Saltwater's effect on cetaceans.

Can whales sense any differences between saltwater and fresh? It seems to me that the effects on their bodies would at least be uncomfortable, and turning back to brackish water would ease that discomfort.

Of course. Salt water tastes completely different to fresh water.

Why would it be uncomfortable? Whales aren’t fish, and while their skins may not be as waterproof as most mammals it’s still fairly salt impermeable and they lack the gills through which fish suffer a lot of osmotic stress. There’s no particular reason I can see why whales would find fresh water uncomfortable.

On the contrary many whale species migrate into freshwater to gain relief from parasites and predators and they show every sign of showing great comfort from fresh water.

I worked at an amusement park one summer that had a dolphin show. While the dolphins clearly found the size of the tank (~20m in diameter and probably about 8-10m deep) they didn’t seem to be bothered by the barely saline content of the water, and in fact I’d assume that this was selected as being optimum for their health during the summer. There are several dolphin species that regularly live in moderately brackish river water. In general, marine mammals have a number of adaptations that allow them to cope with the high salt content of seawater, but as Blake points out, they aren’t adapted to absorb oxygen through the water and excrete salts the way branchial marine animals do.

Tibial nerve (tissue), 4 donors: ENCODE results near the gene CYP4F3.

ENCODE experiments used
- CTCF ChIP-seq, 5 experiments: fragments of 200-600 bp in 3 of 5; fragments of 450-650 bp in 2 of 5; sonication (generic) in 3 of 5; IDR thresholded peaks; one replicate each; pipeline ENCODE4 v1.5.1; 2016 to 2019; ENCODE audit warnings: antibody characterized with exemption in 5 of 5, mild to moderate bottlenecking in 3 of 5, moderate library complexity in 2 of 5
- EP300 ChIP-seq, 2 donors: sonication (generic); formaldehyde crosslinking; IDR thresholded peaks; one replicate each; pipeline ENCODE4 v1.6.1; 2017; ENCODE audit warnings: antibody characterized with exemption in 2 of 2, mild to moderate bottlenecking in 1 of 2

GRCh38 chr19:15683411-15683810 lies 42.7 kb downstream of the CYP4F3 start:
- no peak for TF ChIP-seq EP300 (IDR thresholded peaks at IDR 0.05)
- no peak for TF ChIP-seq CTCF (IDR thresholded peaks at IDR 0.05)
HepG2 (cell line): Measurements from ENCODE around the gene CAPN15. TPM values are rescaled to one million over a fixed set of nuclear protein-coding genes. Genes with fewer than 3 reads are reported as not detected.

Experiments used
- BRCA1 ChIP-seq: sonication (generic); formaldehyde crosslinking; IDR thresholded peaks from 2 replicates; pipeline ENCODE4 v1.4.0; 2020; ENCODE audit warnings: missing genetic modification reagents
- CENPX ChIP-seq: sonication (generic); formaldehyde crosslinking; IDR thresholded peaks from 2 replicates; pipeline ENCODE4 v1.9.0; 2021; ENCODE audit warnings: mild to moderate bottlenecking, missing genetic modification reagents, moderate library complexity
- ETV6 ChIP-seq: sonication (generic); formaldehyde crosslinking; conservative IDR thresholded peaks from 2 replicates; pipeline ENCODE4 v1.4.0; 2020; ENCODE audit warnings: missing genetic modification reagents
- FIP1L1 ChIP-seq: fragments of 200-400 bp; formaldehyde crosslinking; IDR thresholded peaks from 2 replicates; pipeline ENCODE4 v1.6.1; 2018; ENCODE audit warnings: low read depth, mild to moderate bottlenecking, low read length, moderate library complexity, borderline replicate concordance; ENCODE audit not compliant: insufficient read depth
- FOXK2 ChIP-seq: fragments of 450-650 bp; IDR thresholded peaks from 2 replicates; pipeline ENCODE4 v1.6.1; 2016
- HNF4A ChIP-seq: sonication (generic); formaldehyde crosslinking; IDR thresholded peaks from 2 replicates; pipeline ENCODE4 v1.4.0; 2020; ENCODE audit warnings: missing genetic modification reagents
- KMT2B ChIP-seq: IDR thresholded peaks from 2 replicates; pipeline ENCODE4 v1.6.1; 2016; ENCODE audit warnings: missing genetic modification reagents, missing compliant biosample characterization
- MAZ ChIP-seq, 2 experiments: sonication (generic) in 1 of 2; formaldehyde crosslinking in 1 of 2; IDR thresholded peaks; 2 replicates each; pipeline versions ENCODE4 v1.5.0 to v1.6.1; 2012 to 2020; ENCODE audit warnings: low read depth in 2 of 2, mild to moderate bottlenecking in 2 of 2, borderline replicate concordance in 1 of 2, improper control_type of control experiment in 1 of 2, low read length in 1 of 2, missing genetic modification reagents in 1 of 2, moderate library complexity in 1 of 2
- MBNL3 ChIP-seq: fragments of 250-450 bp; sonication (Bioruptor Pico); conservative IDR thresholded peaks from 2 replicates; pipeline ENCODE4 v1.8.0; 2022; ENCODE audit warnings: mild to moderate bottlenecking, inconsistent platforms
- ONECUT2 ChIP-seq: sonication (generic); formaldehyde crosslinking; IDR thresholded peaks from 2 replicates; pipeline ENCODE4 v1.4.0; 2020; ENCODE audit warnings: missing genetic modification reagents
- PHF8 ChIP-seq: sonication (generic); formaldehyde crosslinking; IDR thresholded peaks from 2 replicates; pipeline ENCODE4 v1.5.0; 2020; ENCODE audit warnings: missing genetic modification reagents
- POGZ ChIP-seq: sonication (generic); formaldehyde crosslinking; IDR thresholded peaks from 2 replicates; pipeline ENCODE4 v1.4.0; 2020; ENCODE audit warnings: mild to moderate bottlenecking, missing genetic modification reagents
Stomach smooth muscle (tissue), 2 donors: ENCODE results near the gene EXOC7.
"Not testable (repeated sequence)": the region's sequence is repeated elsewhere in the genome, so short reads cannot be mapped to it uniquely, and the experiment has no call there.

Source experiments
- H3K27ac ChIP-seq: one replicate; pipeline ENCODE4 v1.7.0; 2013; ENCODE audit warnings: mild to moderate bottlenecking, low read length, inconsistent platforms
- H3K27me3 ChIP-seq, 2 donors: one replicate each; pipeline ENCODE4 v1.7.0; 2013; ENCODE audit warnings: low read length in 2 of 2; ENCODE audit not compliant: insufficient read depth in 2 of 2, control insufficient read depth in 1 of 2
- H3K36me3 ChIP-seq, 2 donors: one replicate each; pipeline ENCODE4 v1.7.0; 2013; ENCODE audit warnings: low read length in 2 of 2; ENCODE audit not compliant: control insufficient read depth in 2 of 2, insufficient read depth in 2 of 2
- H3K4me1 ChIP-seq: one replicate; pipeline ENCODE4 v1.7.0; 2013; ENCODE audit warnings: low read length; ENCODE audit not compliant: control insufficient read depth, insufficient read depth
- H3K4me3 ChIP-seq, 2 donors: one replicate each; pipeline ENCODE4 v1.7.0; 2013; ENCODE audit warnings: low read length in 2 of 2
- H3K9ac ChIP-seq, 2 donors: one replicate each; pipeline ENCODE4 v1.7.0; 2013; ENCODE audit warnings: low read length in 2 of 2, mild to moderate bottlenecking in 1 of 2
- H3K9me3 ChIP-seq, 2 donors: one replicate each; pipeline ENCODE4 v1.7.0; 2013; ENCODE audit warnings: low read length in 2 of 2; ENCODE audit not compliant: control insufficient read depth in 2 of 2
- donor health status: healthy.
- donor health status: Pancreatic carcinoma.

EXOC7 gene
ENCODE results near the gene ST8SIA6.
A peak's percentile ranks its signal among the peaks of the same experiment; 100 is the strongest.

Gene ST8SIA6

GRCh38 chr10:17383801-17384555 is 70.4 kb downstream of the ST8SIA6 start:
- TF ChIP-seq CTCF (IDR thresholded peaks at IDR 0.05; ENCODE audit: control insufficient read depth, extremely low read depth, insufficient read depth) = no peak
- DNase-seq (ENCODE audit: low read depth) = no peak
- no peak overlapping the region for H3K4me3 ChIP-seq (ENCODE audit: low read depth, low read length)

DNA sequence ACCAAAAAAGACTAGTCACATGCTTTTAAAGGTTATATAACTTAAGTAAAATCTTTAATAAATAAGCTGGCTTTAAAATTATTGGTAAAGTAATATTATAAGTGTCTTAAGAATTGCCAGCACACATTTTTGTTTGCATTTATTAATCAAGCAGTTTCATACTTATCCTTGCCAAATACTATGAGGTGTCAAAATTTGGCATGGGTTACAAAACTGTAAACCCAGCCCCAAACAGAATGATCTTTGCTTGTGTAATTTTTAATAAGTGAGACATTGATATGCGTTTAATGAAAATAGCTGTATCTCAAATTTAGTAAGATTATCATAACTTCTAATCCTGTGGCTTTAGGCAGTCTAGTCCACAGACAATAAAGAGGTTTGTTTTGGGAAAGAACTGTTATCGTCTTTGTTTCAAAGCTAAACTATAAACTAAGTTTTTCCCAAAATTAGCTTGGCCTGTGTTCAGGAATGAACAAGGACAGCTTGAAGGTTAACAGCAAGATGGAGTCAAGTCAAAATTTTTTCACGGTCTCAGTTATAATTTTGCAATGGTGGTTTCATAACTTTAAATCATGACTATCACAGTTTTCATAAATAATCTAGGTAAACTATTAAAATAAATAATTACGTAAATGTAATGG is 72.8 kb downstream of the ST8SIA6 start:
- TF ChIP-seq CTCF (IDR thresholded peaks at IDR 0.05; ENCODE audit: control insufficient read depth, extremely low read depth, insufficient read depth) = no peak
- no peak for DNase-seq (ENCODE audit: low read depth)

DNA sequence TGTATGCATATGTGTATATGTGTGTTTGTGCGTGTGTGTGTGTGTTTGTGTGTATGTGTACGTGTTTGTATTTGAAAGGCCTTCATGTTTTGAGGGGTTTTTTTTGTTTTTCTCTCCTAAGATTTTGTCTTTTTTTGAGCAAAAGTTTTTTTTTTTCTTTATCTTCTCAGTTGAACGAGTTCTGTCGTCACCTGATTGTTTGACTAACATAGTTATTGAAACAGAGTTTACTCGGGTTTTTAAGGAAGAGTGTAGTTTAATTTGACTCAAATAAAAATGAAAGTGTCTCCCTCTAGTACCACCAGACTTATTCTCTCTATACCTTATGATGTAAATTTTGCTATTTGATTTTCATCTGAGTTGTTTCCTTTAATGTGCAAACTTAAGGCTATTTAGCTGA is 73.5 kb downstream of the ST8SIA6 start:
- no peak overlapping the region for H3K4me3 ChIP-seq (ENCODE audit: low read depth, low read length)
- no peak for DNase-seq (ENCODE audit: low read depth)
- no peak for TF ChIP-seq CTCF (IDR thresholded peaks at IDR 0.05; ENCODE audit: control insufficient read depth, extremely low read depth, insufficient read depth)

According to wildlife experts, the freshwater has a very detrimental effect on whale’s skin.
The mother and baby whale swimming up the Sacramento River show these effects, of which a symptom is sagging skin. Also, cuts on the skin are slow to heal.
Scan down about seven paragraphs.

It’s no mystery that many whales suffer health probelms as a result of prolonged exposure to “fresh” water, but that’s no different to a the health problems experienced by a human who is exposed to water or sunlight for prolonged periods. Nonethless humans don’t find either water or sunlight uncomfortable until well after they start becoming harmful. In fact as with whales and fresh water most humans actively seek out both water and sunlight for comfort and relaxation.

That’s probably the best way to think about this. The effect of fresh water is equivalent to a sunburn in a human. Humans can sense sunlight perfectly well yet still find it comforting and actively seek it out, and so it is with many whales and salt water. And just as with humans and sunlight the problem comes with overexposure, not with immediate exposure. Moderate exposure is comforting, not uncomfortable.

Thay can almost certainly sense the difference in density, since it affects their buoyancy. Not that this should be particularly difficult to cope with.